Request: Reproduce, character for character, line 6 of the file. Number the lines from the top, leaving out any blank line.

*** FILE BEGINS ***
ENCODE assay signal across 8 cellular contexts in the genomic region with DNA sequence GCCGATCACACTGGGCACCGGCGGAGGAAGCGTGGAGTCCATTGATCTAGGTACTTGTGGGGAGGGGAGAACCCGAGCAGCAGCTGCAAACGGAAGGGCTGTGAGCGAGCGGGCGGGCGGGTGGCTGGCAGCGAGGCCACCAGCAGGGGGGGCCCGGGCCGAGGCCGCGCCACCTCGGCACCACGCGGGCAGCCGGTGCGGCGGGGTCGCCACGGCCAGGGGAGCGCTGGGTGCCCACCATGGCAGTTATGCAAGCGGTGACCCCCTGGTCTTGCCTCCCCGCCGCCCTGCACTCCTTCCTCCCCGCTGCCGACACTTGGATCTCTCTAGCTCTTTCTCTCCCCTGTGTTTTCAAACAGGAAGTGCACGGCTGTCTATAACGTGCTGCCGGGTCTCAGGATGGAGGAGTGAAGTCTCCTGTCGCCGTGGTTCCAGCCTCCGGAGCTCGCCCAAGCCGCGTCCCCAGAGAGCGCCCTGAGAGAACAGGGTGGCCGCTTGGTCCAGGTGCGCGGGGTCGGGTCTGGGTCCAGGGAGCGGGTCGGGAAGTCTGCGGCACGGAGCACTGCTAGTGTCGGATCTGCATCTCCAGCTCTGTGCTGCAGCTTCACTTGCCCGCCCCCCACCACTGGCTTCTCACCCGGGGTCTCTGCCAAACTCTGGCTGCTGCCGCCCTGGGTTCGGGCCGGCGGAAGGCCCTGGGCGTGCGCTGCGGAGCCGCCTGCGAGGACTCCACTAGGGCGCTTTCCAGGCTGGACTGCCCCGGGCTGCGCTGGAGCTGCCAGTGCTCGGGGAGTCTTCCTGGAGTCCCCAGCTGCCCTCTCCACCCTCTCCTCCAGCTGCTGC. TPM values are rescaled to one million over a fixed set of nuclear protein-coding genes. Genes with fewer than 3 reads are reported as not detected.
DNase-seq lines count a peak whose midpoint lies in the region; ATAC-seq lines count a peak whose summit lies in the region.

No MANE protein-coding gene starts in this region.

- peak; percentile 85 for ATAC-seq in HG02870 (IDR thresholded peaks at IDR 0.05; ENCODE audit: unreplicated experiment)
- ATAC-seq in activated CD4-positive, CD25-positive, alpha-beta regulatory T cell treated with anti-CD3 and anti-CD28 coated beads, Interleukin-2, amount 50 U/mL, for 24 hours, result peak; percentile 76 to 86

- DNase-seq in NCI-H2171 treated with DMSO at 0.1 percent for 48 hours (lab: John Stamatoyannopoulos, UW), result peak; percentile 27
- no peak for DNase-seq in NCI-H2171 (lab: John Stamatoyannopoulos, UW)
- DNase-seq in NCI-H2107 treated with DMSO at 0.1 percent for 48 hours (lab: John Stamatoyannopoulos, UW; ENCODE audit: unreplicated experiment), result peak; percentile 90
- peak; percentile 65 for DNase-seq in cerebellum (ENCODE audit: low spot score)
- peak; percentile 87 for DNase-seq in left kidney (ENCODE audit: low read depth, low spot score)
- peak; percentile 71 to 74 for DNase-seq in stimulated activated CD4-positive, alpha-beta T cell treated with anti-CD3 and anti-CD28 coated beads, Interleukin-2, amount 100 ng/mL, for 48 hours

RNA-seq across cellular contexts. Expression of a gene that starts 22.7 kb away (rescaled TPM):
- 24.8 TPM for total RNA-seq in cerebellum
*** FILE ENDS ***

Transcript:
- DNase-seq in NCI-H2171 treated with DMSO at 0.1 percent for 48 hours (lab: John Stamatoyannopoulos, UW), result peak; percentile 27